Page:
Jack Russell Terriers For Dummies
Book image
Explore Book Buy On Amazon
Many Yorkshire Terriers are waiting patiently for new homes in breed rescue programs. Adopting a Yorkshire Terrier from a rescue organization is a great way to find a lovable companion. Many of these dogs are wonderful, devoted, well-trained family members who just got the short end of the bone for one reason or another and no longer have a place to go.

Yorkshire Terrier rescue groups are organizations made up of Yorkie owners, breeders, and others who love the breed and want to help and protect its most vulnerable dogs: those dogs that have been abandoned, abused, or displaced for whatever reason.

If you're interested in adopting an older Yorkie, consider contacting one of the following organizations:

For information about other rescue groups devoted to Yorkshire Terriers, contact your local breed club or veterinarian and ask for rescue groups in your area.

Rescue groups are a great option when you're considering adopting a Yorkie. Unlike animal shelters, rescue groups have an extensive knowledge of the breed. Consequently, they can usually provide information about the dog's history and the challenges (medical, behavioral, and so on) that you may face.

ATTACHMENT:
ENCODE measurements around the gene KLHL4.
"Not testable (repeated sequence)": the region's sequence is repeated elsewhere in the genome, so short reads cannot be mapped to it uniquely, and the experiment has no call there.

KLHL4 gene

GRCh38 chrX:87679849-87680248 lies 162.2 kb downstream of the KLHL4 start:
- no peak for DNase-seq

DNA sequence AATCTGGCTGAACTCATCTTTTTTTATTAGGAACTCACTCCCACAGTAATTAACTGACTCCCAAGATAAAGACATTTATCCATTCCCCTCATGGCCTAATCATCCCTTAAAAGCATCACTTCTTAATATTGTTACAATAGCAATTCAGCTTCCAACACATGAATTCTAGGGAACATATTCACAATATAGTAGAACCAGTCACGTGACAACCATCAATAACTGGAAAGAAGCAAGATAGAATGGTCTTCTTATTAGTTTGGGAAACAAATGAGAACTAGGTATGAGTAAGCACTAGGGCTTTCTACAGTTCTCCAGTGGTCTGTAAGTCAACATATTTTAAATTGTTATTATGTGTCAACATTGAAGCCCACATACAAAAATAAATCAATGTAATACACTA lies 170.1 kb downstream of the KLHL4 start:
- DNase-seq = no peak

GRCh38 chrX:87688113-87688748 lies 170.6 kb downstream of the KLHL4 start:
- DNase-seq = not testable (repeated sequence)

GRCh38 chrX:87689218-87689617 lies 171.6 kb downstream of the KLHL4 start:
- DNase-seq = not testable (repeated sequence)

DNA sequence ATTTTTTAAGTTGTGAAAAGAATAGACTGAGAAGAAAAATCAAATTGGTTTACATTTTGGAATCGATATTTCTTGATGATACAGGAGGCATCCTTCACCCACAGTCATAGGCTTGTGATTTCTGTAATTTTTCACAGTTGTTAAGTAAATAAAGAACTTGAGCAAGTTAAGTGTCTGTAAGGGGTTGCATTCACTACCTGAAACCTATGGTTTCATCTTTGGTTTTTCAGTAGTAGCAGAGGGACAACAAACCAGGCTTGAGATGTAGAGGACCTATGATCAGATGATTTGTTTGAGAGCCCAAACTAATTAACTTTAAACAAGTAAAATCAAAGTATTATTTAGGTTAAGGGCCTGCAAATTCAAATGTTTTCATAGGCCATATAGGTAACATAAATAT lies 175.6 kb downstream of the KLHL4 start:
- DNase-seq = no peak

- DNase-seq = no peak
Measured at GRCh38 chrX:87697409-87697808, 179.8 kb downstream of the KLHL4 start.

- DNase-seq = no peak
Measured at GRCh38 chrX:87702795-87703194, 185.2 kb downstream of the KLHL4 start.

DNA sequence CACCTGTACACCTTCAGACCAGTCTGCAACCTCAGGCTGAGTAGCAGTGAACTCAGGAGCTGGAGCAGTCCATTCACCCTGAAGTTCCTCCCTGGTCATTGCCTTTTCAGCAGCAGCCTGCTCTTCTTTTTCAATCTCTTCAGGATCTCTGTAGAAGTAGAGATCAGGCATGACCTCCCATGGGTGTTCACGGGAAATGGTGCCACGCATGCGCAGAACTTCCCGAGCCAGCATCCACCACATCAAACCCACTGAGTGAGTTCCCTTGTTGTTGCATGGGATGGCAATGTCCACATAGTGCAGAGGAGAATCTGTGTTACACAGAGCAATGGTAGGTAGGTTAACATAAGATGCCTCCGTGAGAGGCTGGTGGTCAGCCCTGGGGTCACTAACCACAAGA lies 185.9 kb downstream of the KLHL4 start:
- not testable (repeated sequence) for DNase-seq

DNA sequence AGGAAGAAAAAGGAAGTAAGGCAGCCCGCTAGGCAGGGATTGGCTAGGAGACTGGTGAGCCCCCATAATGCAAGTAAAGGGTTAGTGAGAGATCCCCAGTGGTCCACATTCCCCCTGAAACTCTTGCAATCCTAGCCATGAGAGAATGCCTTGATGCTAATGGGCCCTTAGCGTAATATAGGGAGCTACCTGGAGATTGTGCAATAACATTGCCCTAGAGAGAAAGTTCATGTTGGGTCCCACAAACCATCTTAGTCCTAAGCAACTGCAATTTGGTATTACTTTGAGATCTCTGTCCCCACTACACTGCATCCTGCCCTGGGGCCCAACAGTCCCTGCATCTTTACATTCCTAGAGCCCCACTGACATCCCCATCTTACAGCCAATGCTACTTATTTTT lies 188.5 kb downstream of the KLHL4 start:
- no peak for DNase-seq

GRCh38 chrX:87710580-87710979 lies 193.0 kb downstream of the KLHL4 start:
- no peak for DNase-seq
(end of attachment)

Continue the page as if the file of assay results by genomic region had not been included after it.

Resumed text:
Rescue groups provide a number of services for abandoned Yorkies, such as

  • Foster care: By fostering the dogs in their homes, volunteers learn the temperament and behaviors of the dogs up for adoption.

  • Veterinary care for abandoned dogs: Rescue groups usually give the dogs thorough Vet checkups and take care of outstanding medical issues.

  • Spaying and neutering: Before the Yorkies can be adopted, they're spayed or neutered in an attempt to stop the proliferation of unwanted and homeless animals.

  • Microchipping or tattooing for identification: Many rescue organizations microchip or tattoo the dog to ensure that the dog will make it back home safely if it gets lost.

Like adopting through a shelter, expect to fill out a detailed application and answer a lot of personal questions. Remember rescue workers want to ensure that the dogs are going to be going to a great home. They may even want to come to your home to make sure that is suitable for a Yorkie.

These organizations are manned by people who work long hours, usually for no pay, to find a good home for every Yorkie they believe would make a good pet. Because rescue workers are usually unpaid volunteers, remember that they work out of their home. Be considerate when calling and don't be surprised if they call you collect when returning your phone calls.

About This Article

This article can be found in the category: